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Quinoa

First a foremost, you want to know how to pronounce this word. Quinoa. It is pronounced keen-wa, not kwin-o-a, not keen-ya. KEEN-WA.

Yes, quinoa is many times referred to as a grain, however, it is not a grain. It is actually a seed from a a vegetable related to Swiss chard, spinach and beets.

High Quality Protein. It has 9 essential amino acids, and the protein balance is similar to milk. At 16.2 – 20% protein, it has more protein than rice (7.5%), millet (9.9%), or wheat (14%).

Twice as much fiber as other ‘grains.’ Quinoa is a complex carbohydrate. It helps to relieve constipation, and reduces high blood pressure and diabetes to prevent heart disease. Fiber lowers cholesterol and glucose levels, and may help you to lose weight because it makes you feel fuller for longer and is less “energy dense” which means it has fewer calories for the same volume of food. Only 172 calories per ¼ cup (24 of the calories from protein and only 12 from sugars, the rest are complex carbohydrates, fiber and healthy fats).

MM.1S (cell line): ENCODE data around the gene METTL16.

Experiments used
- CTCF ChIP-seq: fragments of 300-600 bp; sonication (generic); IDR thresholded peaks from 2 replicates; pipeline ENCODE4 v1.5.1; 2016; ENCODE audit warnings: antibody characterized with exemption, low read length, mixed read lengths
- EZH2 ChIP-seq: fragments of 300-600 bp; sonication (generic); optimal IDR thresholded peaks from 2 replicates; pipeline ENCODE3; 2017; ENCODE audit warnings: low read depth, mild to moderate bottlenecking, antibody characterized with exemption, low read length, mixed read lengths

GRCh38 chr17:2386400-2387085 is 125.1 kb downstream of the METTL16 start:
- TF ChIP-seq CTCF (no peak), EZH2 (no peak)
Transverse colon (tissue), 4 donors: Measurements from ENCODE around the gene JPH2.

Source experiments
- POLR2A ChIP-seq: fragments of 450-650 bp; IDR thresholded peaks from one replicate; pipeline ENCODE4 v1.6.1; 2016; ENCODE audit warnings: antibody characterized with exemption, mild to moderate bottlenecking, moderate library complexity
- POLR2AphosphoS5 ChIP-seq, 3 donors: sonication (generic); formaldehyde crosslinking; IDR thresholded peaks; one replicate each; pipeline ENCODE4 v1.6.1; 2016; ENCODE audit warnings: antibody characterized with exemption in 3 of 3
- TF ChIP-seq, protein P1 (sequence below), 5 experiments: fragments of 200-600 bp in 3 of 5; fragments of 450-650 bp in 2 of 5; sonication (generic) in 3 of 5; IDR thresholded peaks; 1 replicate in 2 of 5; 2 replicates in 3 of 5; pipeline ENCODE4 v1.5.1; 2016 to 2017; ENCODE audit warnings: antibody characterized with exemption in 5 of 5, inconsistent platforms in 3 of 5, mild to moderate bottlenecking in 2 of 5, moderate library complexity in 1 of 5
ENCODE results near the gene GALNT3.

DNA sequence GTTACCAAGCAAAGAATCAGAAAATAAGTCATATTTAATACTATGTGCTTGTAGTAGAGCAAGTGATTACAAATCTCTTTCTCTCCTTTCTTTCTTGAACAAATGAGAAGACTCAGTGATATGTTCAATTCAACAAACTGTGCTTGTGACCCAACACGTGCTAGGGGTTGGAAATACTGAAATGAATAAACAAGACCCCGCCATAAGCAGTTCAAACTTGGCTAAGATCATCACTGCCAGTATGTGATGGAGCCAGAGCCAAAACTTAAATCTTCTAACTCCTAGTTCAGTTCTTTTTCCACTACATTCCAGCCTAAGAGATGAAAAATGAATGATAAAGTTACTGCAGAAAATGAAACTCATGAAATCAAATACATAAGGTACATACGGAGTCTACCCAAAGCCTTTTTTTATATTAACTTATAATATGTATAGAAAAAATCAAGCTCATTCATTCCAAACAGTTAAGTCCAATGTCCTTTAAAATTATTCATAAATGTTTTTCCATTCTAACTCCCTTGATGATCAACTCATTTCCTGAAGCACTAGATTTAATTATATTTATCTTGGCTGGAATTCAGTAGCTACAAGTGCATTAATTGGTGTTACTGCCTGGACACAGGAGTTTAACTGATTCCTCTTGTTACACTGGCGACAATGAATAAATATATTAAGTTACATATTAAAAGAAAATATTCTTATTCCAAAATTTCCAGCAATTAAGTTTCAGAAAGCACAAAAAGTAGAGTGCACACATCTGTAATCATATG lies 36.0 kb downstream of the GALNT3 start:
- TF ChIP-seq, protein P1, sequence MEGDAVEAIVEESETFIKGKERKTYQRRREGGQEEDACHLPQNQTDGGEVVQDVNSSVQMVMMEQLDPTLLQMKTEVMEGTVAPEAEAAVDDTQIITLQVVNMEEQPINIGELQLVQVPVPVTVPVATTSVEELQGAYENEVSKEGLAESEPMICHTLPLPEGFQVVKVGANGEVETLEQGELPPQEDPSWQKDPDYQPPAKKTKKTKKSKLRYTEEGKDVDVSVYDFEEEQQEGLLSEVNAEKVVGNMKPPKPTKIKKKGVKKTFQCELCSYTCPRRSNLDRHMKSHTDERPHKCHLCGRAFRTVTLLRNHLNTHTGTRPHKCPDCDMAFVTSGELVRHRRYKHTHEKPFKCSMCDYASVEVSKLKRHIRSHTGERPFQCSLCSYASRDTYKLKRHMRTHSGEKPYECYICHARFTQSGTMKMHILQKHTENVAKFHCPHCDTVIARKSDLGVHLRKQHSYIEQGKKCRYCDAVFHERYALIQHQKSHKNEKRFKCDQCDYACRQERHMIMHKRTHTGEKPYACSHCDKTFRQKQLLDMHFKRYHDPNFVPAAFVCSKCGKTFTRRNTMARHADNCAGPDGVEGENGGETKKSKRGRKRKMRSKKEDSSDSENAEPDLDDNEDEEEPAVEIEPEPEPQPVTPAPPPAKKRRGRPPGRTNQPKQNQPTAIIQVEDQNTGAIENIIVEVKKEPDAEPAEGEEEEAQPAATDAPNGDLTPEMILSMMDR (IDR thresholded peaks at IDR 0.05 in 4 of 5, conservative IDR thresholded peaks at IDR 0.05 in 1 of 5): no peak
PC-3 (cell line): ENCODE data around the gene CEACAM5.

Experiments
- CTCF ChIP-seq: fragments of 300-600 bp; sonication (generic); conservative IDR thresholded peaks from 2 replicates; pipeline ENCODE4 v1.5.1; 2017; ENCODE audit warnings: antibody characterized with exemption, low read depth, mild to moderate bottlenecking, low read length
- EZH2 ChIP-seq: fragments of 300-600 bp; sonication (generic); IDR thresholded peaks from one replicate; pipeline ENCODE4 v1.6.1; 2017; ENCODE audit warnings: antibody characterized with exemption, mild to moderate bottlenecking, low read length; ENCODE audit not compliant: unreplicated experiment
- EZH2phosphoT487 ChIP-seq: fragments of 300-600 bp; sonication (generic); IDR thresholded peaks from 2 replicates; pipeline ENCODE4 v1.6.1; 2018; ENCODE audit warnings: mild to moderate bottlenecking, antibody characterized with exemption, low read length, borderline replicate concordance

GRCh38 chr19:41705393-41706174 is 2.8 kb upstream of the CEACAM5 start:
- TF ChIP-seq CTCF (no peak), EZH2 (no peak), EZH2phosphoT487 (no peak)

Quinoa is high in Riboflavin (B2). B2 improves energy metabolism within brain and muscle cells and is known to help create proper energy production in cells.

Contains Iron. It helps keep our red blood cells healthy and is the basis of hemoglobin formation. Iron carries oxygen from one cell to another and supplies oxygen to our muscles to aid in their contraction. Iron also increases brain function because the brain takes in about 20% of our blood oxygen. There are many benefits of iron some more of which include neurotransmitter synthesis, regulation of body temperature, aids enzyme activity and energy metabolism.

Rich in magnesium. Magnesium helps to relax blood vessels and thereby to alleviate migraines. Magnesium also may reduce Type 2 diabetes by promoting healthy blood sugar control. Other health benefits of magnesium include transmission of nerve impulses, body temperature regulation, detoxification, energy production, and the formation of healthy bones and teeth.

Source.

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